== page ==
A Monte Carlo simulation uses data you provide (estimates or historical data) to run thousands of simulations taking advantage of the variety found within the supplied data sample. According to wikipedia, the analysis from a Monte Carlo simulation has a narrower range (less unnecessary padding) than normal analysis because it is difficult for people to effectively consider all of the various permutations of each variable. In Monte Carlo simulations, outliers are given less weight than things that happen more often.
The outcome of each individual simulation can then be plotted on a histogram, allowing you to see the spread of possible outcomes and how many times each of those outcomes occurred.
The number of times any single outcome occurred compared to the total number of trials gives us a probability of that outcome. You can see reference lines for specific probabilities (50%, 70%, 85%, 95%) in the image above.
Why is probabilistic forecasting faster and more accurate?
You can run a Monte Carlo simulation in mere minutes. It is much faster than spending hours, days, or even weeks, of expensive expert time just for the sake of answering the question “When will it be done?” or “How many can we do?” Time spent estimating is time we aren’t actually creating the desired output. Providing cheaper forecasts that are at least as accurate should be a big part of your definition of working smarter, not harder.
Let’s talk about accuracy. By most accounts, estimation, even by experts, is usually wrong – often by a large margin. Why? Well, our domains involve a lot of uncertainty, much like the German Tank Problem. It is very difficult to anticipate everything that will need to be done for something to be a success. There is a lot of what I call “dark matter” that can’t be accounted for in a task breakdown or project plan. A lot of what takes time is often not even recognized as work – meeting, asking for feedback, checking in with colleagues to run ideas by them, etc. For these reasons and more, we rarely get estimates right and so we add padding to compensate.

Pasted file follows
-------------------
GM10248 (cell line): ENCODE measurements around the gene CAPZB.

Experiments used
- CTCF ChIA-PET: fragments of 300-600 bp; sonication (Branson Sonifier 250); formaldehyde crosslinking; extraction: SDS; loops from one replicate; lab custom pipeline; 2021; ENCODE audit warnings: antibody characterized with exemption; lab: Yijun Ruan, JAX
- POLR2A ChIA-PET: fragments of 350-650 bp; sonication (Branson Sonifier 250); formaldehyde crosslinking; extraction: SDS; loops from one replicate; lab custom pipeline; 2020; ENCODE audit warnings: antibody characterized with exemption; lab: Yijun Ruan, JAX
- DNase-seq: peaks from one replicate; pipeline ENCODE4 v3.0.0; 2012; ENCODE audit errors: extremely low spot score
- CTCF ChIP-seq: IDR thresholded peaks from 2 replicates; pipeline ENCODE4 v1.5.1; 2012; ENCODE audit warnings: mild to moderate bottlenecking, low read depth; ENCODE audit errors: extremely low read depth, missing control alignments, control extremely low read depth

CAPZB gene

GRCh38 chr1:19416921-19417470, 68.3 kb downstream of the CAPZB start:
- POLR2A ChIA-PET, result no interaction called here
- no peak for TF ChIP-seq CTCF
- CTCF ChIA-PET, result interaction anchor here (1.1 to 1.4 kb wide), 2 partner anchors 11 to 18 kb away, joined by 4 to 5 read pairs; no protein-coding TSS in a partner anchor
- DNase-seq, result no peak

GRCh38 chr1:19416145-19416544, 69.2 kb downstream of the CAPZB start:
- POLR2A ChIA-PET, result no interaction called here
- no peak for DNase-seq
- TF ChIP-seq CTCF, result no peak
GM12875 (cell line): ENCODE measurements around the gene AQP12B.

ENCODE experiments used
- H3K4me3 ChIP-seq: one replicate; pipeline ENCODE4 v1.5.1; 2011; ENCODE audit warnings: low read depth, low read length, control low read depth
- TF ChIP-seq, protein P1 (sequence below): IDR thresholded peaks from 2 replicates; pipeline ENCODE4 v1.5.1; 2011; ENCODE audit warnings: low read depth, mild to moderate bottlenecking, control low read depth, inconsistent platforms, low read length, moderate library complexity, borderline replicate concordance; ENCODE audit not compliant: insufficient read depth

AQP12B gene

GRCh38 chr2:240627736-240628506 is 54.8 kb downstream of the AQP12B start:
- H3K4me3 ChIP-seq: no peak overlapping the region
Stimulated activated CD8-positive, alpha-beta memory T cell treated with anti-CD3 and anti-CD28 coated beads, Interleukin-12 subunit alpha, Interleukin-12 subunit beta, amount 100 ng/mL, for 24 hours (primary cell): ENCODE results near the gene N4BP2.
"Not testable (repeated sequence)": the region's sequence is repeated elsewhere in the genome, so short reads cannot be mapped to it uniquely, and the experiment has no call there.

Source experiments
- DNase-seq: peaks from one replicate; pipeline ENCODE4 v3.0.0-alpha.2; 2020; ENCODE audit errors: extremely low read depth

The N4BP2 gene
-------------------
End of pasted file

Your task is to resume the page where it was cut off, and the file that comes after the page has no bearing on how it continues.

In fact, the words “right” and “wrong” when it comes to forecasts should be re-evaluated. Using the language of probabilities reminds us that something unexpected can happen and disrupt our desired timelines. In truth, the only things we can be certain about are the things that have already been delivered. Outside of that, there is no 100% in a probabilistic forecast. If we said there was an 85% chance we would deliver work in 13 weeks or less and it took us 15, it doesn’t mean that we were wrong. We stated upfront there was a 15% chance that work would take longer.